Subject: Mutual Funds - Stocks versus Funds

Last-Revised: 10 Aug 1999
Contributed-By: Maurice E. Suhre, Chris Lott (contact me)

This article discusses the relative advantages of holding individual stocks compared to mutual funds.

Question: What advantages do mutual funds offer over stocks?

Here are some considerations.

  • A mutual fund offers a great deal of diversification starting with the very first dollar invested, because a mutual fund may own tens or hundreds of different securities. This diversification helps reduce the risk of loss because even if any one holding tanks, the overall value doesn't drop by much. If you're buying individual stocks, you can't get much diversity unless you have $10K or so.
  • Small sums of money get you much further in mutual funds than in stocks. First, you can set up an automatic investment plan with many fund companies that lets you put in as little as $50 per month. Second, the commissions for stock purchases will be higher than the cost of buying no-load funds :-) (Of course, the fund's various expenses like commissions are already taken out of the NAV). Smaller sized purchases of stocks will have relatively high commissions on a percentage basis, although with the $10 trade becoming common, this is a bit less of a concern than it once was.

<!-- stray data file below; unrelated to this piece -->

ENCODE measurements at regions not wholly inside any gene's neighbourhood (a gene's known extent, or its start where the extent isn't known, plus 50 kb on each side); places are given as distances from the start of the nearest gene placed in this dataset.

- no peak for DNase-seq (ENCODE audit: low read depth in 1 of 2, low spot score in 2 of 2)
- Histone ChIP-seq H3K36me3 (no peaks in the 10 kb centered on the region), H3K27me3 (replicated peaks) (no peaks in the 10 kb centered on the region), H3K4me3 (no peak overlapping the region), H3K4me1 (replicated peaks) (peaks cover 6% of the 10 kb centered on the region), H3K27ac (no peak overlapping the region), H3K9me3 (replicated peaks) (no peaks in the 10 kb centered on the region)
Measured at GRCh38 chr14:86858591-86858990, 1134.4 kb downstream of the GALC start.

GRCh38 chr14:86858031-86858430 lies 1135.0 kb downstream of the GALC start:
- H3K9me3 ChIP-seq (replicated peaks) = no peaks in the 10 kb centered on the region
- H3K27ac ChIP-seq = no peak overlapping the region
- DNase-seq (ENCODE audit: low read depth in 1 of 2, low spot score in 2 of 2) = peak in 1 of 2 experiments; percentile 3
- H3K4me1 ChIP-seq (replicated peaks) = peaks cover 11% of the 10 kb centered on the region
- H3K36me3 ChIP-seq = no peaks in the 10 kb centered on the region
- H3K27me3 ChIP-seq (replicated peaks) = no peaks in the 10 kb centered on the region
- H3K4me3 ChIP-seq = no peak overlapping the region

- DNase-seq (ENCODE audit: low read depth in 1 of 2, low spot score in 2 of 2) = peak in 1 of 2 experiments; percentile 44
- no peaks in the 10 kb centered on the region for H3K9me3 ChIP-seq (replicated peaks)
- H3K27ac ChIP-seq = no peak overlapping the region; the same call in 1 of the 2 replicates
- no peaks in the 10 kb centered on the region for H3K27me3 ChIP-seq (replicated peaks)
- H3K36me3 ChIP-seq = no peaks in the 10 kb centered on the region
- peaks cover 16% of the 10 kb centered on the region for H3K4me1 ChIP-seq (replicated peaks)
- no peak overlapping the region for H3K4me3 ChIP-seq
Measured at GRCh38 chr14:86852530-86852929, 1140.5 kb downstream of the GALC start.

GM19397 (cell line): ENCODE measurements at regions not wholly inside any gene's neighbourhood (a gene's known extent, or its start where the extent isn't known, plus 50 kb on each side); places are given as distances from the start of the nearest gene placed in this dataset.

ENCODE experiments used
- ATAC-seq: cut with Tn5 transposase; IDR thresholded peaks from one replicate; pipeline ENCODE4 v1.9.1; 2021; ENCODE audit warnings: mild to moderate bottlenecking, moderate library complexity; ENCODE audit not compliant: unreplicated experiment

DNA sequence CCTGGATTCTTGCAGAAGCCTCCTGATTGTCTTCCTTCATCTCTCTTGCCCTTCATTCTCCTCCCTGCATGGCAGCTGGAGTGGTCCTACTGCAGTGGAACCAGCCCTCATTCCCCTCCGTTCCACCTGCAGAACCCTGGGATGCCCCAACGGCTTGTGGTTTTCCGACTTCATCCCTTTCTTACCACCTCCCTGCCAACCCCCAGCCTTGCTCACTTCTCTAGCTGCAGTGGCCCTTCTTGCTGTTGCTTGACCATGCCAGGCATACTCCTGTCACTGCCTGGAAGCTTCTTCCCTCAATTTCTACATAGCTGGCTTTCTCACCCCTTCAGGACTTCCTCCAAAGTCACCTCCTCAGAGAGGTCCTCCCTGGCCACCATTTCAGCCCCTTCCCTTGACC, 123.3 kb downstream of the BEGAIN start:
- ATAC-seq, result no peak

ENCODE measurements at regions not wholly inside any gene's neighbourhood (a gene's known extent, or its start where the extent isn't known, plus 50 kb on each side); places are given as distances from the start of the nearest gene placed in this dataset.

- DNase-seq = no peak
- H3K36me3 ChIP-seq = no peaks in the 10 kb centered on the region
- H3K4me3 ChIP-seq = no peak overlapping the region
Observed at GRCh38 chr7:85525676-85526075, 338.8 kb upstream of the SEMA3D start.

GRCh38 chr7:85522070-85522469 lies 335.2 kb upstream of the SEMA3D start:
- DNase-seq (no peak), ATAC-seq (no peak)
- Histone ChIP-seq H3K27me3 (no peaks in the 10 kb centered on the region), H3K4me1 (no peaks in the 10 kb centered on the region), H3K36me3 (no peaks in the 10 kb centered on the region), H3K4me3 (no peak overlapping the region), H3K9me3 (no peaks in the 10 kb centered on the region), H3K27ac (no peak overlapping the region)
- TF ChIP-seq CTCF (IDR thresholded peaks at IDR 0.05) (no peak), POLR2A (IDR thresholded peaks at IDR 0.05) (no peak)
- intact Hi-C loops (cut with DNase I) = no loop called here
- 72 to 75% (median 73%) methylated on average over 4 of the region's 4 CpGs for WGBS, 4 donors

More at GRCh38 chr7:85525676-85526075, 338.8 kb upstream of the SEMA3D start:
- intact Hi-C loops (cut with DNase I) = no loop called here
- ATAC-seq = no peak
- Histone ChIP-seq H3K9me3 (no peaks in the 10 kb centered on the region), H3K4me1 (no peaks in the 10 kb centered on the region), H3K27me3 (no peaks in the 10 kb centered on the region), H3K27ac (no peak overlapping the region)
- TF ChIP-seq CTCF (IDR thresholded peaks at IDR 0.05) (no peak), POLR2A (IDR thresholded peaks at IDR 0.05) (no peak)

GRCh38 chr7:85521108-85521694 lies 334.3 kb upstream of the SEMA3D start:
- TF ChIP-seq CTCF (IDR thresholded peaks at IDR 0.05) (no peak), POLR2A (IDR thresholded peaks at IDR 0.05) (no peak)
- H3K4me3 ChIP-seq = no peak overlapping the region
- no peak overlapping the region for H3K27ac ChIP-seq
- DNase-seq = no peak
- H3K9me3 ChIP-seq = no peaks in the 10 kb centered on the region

• You can exit a fund without getting caught on the bid/ask spread.
  • Funds provide a cheap and easy method for reinvesting dividends.
  • Last but most certainly not least, when you buy a fund you're in essence hiring a professional to manage your money for you. That professional is (presumably) monitoring the economy and the markets to adjust the fund's holdings appropriately.

Question: Do stocks have any advantages compared to mutual funds?

Here are some considerations that will help you judge.

  • The opposite of the diversification issue: If you own just one stock and it doubles, you are up 100%. If a mutual fund owns 50 stocks and one doubles, it is up 2%. On the other hand, if you own just one stock and it drops in half, you are down 50% but the mutual fund is down 1%. Cuts both ways.
  • If you hold your stocks several years, you aren't nicked a 1% or so management fee every year (although some brokerage firms charge if there aren't enough trades).
  • You can take your profits when you want to and won't inadvertently buy a tax liability. (This refers to the common practice among funds of distributing capital gains around November or December of each year. See the article elsewhere in this FAQ for more details.)
  • You can do a covered write option strategy. (See the article on options on stocks for more details.)
  • You can structure your portfolio differently from any existing mutual fund portfolio. (Although with the current universe of funds I'm not certain what could possibly be missing out there!)
  • You can buy smaller cap stocks which aren't suitable for mutual funds to invest in.
  • You have a potential profit opportunity by shorting stocks. (You cannot, in general, short mutual funds.)
  • The argument is offered that the funds have a "herd" mentality and they all end up owning the same stocks. You may be able to pick stocks better.

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